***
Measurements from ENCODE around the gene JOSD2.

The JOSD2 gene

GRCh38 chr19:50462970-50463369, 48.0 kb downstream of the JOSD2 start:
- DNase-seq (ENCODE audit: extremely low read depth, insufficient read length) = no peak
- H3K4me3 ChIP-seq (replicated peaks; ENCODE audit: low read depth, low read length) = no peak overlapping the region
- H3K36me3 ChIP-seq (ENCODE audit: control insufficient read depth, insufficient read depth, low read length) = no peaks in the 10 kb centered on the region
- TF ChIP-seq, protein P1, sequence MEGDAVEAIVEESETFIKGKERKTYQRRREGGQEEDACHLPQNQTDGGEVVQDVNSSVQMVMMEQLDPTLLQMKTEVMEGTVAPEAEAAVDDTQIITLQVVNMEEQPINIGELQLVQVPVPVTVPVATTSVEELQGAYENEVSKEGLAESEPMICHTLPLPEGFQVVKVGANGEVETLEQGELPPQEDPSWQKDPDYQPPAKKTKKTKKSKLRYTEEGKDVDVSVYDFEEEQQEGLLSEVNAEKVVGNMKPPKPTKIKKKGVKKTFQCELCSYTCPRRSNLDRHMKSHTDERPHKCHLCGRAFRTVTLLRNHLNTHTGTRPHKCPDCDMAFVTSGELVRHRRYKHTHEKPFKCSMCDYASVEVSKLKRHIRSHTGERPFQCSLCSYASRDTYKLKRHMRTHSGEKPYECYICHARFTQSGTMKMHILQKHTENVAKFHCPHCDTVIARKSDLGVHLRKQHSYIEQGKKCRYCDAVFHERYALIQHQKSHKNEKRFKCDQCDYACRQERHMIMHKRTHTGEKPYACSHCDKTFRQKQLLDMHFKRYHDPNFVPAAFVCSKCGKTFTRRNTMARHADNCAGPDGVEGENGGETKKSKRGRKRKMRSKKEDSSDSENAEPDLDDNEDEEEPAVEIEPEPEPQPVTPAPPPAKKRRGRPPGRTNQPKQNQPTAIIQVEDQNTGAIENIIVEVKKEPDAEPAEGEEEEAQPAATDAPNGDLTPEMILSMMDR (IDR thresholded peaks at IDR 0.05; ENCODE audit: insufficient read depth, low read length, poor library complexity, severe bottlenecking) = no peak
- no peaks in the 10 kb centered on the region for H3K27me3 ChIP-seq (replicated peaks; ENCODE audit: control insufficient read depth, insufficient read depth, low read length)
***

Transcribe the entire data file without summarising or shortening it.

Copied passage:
Measurements from ENCODE around the gene JOSD2.

The JOSD2 gene

GRCh38 chr19:50462970-50463369, 48.0 kb downstream of the JOSD2 start:
- DNase-seq (ENCODE audit: extremely low read depth, insufficient read length) = no peak
- H3K4me3 ChIP-seq (replicated peaks; ENCODE audit: low read depth, low read length) = no peak overlapping the region
- H3K36me3 ChIP-seq (ENCODE audit: control insufficient read depth, insufficient read depth, low read length) = no peaks in the 10 kb centered on the region
- TF ChIP-seq, protein P1, sequence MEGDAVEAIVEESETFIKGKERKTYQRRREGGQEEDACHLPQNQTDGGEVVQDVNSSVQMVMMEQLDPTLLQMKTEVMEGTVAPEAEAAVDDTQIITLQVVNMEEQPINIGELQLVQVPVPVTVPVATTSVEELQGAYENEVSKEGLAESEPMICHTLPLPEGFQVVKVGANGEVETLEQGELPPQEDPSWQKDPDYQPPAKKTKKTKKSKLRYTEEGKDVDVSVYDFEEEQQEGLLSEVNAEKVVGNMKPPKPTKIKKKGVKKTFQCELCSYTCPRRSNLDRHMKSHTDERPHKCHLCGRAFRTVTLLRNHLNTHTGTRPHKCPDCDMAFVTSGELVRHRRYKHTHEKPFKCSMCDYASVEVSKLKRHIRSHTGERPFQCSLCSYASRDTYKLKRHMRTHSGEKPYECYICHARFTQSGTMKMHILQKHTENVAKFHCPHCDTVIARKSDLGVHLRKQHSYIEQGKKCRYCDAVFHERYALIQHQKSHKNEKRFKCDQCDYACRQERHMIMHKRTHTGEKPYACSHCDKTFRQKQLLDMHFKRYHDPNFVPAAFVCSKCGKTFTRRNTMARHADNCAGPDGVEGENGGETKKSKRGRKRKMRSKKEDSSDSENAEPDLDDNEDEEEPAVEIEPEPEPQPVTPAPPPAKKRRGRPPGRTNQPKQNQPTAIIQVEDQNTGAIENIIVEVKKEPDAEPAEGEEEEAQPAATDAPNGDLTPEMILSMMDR (IDR thresholded peaks at IDR 0.05; ENCODE audit: insufficient read depth, low read length, poor library complexity, severe bottlenecking) = no peak
- no peaks in the 10 kb centered on the region for H3K27me3 ChIP-seq (replicated peaks; ENCODE audit: control insufficient read depth, insufficient read depth, low read length)